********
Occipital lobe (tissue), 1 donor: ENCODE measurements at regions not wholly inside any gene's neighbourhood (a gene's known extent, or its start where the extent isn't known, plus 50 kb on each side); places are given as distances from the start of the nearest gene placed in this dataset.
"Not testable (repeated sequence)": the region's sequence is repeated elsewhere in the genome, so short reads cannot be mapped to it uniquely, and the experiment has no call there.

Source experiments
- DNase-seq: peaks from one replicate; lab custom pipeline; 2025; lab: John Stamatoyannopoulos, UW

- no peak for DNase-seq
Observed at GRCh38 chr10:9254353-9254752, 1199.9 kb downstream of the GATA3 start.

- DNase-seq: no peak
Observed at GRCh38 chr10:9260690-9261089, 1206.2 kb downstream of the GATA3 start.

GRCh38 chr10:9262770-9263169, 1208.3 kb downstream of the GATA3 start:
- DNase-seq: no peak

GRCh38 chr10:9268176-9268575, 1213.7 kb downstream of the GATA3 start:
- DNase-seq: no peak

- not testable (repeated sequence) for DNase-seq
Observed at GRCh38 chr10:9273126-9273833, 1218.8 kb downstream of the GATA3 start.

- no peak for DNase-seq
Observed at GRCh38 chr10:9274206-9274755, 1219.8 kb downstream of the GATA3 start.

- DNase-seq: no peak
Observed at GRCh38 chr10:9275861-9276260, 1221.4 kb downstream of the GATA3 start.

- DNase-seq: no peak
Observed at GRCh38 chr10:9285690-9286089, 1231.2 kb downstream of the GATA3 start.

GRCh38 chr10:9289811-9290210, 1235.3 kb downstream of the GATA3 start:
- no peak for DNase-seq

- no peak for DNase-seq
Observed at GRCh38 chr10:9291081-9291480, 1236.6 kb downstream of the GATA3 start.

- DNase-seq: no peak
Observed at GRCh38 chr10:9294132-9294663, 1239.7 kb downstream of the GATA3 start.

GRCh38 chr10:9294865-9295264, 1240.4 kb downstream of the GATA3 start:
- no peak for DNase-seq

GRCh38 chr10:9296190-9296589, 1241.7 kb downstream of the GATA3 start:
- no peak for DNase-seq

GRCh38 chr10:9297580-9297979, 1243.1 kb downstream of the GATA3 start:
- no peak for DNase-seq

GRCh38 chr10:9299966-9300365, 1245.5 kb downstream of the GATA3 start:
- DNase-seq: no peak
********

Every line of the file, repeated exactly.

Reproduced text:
Occipital lobe (tissue), 1 donor: ENCODE measurements at regions not wholly inside any gene's neighbourhood (a gene's known extent, or its start where the extent isn't known, plus 50 kb on each side); places are given as distances from the start of the nearest gene placed in this dataset.
"Not testable (repeated sequence)": the region's sequence is repeated elsewhere in the genome, so short reads cannot be mapped to it uniquely, and the experiment has no call there.

Source experiments
- DNase-seq: peaks from one replicate; lab custom pipeline; 2025; lab: John Stamatoyannopoulos, UW

- no peak for DNase-seq
Observed at GRCh38 chr10:9254353-9254752, 1199.9 kb downstream of the GATA3 start.

- DNase-seq: no peak
Observed at GRCh38 chr10:9260690-9261089, 1206.2 kb downstream of the GATA3 start.

GRCh38 chr10:9262770-9263169, 1208.3 kb downstream of the GATA3 start:
- DNase-seq: no peak

GRCh38 chr10:9268176-9268575, 1213.7 kb downstream of the GATA3 start:
- DNase-seq: no peak

- not testable (repeated sequence) for DNase-seq
Observed at GRCh38 chr10:9273126-9273833, 1218.8 kb downstream of the GATA3 start.

- no peak for DNase-seq
Observed at GRCh38 chr10:9274206-9274755, 1219.8 kb downstream of the GATA3 start.

- DNase-seq: no peak
Observed at GRCh38 chr10:9275861-9276260, 1221.4 kb downstream of the GATA3 start.

- DNase-seq: no peak
Observed at GRCh38 chr10:9285690-9286089, 1231.2 kb downstream of the GATA3 start.

GRCh38 chr10:9289811-9290210, 1235.3 kb downstream of the GATA3 start:
- no peak for DNase-seq

- no peak for DNase-seq
Observed at GRCh38 chr10:9291081-9291480, 1236.6 kb downstream of the GATA3 start.

- DNase-seq: no peak
Observed at GRCh38 chr10:9294132-9294663, 1239.7 kb downstream of the GATA3 start.

GRCh38 chr10:9294865-9295264, 1240.4 kb downstream of the GATA3 start:
- no peak for DNase-seq

GRCh38 chr10:9296190-9296589, 1241.7 kb downstream of the GATA3 start:
- no peak for DNase-seq

GRCh38 chr10:9297580-9297979, 1243.1 kb downstream of the GATA3 start:
- no peak for DNase-seq

GRCh38 chr10:9299966-9300365, 1245.5 kb downstream of the GATA3 start:
- DNase-seq: no peak